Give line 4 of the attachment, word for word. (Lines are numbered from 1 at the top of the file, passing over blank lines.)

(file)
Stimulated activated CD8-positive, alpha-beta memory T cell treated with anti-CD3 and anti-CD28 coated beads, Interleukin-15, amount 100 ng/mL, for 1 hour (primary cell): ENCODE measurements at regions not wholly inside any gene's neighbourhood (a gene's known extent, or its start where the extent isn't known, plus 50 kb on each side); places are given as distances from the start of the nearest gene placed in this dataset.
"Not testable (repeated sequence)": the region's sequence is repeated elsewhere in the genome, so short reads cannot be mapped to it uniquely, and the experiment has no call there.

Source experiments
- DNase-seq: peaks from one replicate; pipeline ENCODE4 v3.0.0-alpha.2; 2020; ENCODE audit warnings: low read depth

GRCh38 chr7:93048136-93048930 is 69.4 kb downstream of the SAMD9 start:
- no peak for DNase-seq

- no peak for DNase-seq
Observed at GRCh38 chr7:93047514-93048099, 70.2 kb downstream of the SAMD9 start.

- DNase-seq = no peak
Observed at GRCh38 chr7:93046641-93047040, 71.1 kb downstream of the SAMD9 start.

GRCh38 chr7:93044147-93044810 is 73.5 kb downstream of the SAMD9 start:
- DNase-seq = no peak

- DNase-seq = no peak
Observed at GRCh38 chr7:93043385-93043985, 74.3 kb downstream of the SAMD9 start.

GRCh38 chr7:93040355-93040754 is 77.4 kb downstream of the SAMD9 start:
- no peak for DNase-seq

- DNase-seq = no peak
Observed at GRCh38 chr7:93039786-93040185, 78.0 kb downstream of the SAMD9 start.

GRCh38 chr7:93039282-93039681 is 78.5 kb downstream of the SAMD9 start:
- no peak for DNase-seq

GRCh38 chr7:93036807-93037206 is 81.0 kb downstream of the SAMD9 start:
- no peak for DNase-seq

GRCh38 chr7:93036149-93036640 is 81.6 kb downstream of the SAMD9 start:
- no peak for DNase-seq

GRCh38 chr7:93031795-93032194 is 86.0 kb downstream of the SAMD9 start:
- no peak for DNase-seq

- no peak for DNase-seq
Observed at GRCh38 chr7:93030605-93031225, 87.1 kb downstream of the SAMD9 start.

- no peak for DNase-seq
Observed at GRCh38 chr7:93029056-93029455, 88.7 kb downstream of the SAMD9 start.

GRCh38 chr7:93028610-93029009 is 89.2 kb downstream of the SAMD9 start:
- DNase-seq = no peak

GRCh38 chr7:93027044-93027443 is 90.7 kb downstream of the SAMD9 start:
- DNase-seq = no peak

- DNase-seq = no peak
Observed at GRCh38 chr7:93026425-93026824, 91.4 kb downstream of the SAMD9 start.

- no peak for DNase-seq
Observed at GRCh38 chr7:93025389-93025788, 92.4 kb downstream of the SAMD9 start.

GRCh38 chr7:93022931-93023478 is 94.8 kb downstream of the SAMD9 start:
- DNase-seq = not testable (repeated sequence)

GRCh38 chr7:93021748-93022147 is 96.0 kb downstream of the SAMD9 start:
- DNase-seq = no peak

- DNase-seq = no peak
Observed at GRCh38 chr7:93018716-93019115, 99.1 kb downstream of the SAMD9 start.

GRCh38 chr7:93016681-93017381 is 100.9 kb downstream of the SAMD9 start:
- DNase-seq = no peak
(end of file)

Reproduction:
- DNase-seq: peaks from one replicate; pipeline ENCODE4 v3.0.0-alpha.2; 2020; ENCODE audit warnings: low read depth